Thursday, January 19, 2012

Throggs Neck or Throgs Neck?

The Throgs Neck Bridge, with one 'G.'
Photo courtesy of MTA Bridges and Tunnels.
"There's always been a controversy," Bronx Historian Lloyd Ultan says of the preference to use one 'G' or two in the name.

The bridge is Throgs Neck--one 'G'--that's for certain. But for fans of history and the way things used to be, Throggs Neck is the name of the community.

The name Throggs is originally named after John Throckmorton, who came to the Bronx in 1642 with a party to settle down. However, a Native American uprising started almost immediately, and they were saved by a passing English boat. The Native Americans slaughtered their cattle and burned their houses.

"But the name of Throckmorton was stuck to that neck of land," Ultan said.

Over time, people simplified the Throckmorton name, eventually having Throggsmorton, which then eventually became Throggs. "Some maps labled it Frogs Neck," Ultan said.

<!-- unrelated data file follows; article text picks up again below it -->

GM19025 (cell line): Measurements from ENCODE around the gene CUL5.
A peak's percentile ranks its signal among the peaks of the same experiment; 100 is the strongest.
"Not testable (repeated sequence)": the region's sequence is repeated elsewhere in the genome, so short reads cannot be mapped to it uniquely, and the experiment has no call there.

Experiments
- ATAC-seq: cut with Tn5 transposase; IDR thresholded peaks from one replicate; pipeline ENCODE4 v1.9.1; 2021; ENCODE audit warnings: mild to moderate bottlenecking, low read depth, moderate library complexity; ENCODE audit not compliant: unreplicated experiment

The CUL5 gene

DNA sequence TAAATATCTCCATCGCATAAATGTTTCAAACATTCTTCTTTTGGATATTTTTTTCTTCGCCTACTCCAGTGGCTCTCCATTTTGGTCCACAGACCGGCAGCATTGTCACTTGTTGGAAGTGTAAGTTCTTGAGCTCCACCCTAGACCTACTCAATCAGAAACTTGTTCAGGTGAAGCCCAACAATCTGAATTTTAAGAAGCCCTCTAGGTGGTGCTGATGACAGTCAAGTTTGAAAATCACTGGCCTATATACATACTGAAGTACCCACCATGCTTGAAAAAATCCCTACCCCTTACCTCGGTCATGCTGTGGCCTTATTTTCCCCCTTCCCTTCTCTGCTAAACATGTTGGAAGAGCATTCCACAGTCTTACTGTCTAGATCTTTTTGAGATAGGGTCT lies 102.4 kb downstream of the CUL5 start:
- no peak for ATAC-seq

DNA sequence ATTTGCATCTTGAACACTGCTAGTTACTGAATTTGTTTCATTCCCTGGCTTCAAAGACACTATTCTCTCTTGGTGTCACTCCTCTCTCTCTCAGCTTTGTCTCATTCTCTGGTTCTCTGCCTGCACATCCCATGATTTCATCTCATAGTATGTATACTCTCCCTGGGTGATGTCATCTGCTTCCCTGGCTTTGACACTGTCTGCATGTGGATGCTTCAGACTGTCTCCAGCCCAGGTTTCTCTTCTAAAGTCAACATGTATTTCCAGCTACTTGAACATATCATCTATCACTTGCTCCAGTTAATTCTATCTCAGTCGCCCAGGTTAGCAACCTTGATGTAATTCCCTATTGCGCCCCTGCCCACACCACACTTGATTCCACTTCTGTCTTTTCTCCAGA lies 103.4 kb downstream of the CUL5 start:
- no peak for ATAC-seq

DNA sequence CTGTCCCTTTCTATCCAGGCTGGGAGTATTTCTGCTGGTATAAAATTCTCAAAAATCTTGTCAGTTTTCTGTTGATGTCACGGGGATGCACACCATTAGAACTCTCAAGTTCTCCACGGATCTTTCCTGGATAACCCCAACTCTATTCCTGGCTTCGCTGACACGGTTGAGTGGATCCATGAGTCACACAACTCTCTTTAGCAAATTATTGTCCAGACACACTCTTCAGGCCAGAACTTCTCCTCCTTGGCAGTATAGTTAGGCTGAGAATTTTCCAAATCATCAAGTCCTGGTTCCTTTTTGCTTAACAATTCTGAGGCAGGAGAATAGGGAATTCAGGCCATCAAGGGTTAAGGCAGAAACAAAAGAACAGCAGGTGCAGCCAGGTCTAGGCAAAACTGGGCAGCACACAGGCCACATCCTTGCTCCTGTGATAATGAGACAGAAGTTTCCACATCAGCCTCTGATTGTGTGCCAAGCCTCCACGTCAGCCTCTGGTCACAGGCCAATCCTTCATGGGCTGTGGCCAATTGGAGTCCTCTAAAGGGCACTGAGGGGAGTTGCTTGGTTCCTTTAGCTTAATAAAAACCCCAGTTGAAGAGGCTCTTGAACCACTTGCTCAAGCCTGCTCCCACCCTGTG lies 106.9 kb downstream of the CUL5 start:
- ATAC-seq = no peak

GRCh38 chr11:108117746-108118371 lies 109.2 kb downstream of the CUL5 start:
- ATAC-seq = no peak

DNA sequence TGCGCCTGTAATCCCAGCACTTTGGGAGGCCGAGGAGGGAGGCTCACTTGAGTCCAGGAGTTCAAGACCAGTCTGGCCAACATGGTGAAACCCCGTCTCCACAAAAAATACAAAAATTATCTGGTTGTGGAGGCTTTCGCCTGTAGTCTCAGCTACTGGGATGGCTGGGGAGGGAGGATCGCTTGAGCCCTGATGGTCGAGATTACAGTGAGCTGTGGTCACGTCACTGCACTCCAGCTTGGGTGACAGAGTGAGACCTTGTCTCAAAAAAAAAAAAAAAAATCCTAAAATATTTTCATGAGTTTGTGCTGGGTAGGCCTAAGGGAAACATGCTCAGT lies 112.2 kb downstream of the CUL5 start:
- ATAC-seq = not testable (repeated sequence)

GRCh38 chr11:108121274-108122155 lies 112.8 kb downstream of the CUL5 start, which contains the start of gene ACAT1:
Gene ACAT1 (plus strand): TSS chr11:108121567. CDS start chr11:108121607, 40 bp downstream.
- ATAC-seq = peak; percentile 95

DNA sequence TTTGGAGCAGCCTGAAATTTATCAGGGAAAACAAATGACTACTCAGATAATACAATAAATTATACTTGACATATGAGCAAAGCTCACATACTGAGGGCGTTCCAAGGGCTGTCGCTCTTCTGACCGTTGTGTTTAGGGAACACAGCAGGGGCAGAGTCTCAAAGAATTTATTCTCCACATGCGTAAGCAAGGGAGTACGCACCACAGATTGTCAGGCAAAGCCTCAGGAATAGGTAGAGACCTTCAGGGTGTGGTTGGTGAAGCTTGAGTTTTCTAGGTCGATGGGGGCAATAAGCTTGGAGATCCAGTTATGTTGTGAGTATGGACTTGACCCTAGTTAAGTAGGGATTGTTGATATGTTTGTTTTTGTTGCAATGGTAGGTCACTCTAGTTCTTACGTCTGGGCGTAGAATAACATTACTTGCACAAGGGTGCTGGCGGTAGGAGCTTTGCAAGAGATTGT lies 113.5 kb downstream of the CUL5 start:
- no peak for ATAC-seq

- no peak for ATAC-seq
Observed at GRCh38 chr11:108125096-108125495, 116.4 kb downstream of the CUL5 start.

In the 19th and 20th centuries, the older, more established people in the area spelled it with two 'G's. Some businesses, and even the area's post office, use two. But there were people who, for no reason in particular, had shortened Throggs to Throgs.

Today, the reason so many people only use one 'G' is because of, but who else, 'master builder' Robert Moses.

When the Throgs Neck Bridge opened in 1961, Moses used the one 'G' because he wanted to save money with sign costs. "It would take less paint to make all the signs leading to the bridge," Ultan said.

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